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Trojan-Infected MP3s Have PC Users Singing the Blues

By Chris Maxcer
May 9, 2008 4:00 AM PT

A new type of Trojan horse malware application is hiding inside fake MP3 media files, infecting approximately 500,000 consumer PCs, McAfee Avert Labs reported. The nefarious files have been delivered primarily on peer-to-peer networks during the last several days.

Trojan-Infected MP3s Have PC Users Singing the Blues

The trojan, known as "Downloader-UA.h," was added to McAfee's DAT files about a week ago. Since then, McAfee VirusScan Online users have reported the half-million detections. The trojan hides in fake music and video files and is associated with fastmp3player.com.

"When a user attempts to load one of these MP3 and MPG files, they don't get the music/video they were hoping for; instead, they're directed to download a file named 'PLAY_MP3.exe,'" reports Craig Schmugar, a researcher for McAfee Avert Labs, on the Avert Labs blog. "In fact, the MP3/MPG file they downloaded was completely fake, playing no media clip whatsoever."

Infected users receive an offer that purportedly will let them listen to free MP3s. They must agree to an End User License Agreement (EULA), which installs an ad-supported application.

"In the end you're left with a fake MP3 file taking up space, a worthless MP3 player, adware that claims not only to not display popups, but also to block them, and more adware that successfully displays popup and popunder ads," Schmugar reports.

Thus far, operators of just 10 percent of the 500,000-plus systems with the trojan on their PCs have gone so far as to agree to the EULA and download the adware installer.

More to the Story

While the adware in this most recent report is primarily a nuisance, the delivery mechanism could transport something much nastier.

"That led us to look for more of this type of malware to see what we could find, and we did come across a couple of domains that are serving some things that are more than a nuisance," Schmugar told TechNewsWorld.

"Another package presents itself as a codec that you have to install in order to view video that you just downloaded -- or, at least, it wants you to believe that -- and once you install it, you get dozens of executables coming down, lots of different downloaders. Some restrict your use of standard tools like task manager in Windows to see what's running, or command line tools, and you get lots of other advert packages. IE starts crashing, and you start having various system problems," he explained.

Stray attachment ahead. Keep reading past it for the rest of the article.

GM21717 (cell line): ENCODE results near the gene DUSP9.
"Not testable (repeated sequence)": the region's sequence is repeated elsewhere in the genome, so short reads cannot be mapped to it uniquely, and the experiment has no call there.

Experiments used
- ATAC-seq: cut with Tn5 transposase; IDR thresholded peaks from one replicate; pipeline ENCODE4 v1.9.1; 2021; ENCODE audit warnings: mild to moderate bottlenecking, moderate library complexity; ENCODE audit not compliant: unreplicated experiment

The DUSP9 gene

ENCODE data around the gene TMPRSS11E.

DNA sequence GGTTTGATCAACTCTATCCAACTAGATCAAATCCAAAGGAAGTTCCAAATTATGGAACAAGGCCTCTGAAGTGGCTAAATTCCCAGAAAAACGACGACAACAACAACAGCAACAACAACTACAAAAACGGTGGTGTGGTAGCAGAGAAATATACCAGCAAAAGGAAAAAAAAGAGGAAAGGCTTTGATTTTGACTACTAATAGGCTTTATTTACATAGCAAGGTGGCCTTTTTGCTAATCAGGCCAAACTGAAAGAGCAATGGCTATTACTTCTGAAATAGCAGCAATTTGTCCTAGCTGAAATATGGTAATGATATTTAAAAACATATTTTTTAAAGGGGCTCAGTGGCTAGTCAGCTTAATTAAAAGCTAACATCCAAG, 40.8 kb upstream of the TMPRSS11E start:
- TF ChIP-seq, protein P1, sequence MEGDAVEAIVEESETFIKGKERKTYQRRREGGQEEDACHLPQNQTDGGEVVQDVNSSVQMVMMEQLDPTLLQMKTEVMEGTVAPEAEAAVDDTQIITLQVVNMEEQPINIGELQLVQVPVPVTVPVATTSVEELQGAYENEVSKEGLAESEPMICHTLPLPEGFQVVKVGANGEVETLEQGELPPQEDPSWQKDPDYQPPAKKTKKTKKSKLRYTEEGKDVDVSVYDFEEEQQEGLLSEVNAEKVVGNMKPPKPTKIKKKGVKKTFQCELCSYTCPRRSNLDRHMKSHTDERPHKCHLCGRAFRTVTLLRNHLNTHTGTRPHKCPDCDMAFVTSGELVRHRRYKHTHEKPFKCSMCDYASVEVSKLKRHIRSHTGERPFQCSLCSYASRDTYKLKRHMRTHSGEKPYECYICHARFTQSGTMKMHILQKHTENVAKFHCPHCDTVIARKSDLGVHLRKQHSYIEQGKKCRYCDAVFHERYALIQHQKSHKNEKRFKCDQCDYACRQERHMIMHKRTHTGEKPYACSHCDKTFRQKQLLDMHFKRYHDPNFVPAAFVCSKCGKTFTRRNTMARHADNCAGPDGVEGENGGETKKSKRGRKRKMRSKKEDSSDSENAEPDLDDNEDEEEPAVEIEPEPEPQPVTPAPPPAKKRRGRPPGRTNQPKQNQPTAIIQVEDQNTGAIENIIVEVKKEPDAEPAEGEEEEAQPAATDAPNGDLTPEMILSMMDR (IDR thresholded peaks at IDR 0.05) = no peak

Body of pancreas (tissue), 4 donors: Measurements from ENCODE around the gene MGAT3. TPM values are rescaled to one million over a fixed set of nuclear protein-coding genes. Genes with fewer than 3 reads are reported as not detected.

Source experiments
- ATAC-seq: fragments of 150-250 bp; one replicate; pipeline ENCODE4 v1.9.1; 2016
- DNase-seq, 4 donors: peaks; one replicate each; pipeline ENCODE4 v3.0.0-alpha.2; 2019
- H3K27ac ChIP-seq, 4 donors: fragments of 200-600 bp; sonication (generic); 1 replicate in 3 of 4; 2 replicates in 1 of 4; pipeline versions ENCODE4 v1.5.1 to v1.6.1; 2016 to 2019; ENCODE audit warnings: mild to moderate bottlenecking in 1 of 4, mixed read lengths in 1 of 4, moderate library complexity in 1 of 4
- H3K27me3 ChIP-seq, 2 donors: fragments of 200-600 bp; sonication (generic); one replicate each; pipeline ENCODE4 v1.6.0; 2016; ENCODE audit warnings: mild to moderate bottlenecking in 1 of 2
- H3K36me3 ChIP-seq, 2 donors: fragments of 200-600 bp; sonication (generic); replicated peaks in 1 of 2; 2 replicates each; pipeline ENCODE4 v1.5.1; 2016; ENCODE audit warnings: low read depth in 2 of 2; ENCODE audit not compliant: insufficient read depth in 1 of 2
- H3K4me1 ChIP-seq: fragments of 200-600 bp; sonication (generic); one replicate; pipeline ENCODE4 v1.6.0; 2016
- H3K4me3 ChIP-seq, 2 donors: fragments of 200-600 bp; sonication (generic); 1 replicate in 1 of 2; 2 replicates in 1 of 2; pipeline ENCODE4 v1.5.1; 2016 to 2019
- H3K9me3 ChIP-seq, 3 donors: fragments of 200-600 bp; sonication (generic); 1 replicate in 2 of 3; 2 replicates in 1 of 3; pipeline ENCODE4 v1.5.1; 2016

"Plus, these downloaders could be dynamically updated -- they are in control of the hackers, essentially -- so if they decide to put up a password-stealing trojan at a later date, they have the ability to do so," Schmugar added.

Standard Safe Computing Practices Apply

"Keep antivirus software up-to-date and scan your machine, repair your machine if anything is found, and keep Windows up-to-date," Schmugar advised.

"Desktop firewall products are still good. They will alert you that a program is trying to make an outbound connection -- in the case of the adware, that it's trying to connect to other servers," he noted.

Schmugar also recommended that consumers shouldn't download files from any untrusted source -- a mantra that's been shouted for years in the industry, it seems. For some reason, he observed, people seem to be more comfortable downloading media files than other files or executables from untrusted sources.


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When using a search engine, how often do you look beyond the first page of results?
Never -- There's always enough information on the first page to meet my needs.
Rarely -- There's usually enough on the first page, but sometimes I want to see more.
Occasionally -- If there are too many paid-for results, or if I don't find an answer on the first page.
Often -- Even if there's enough information on the first page, I like to know what else is available.
Always -- First page search results are rigged; I don't want to be limited to what an algorithm highlights.
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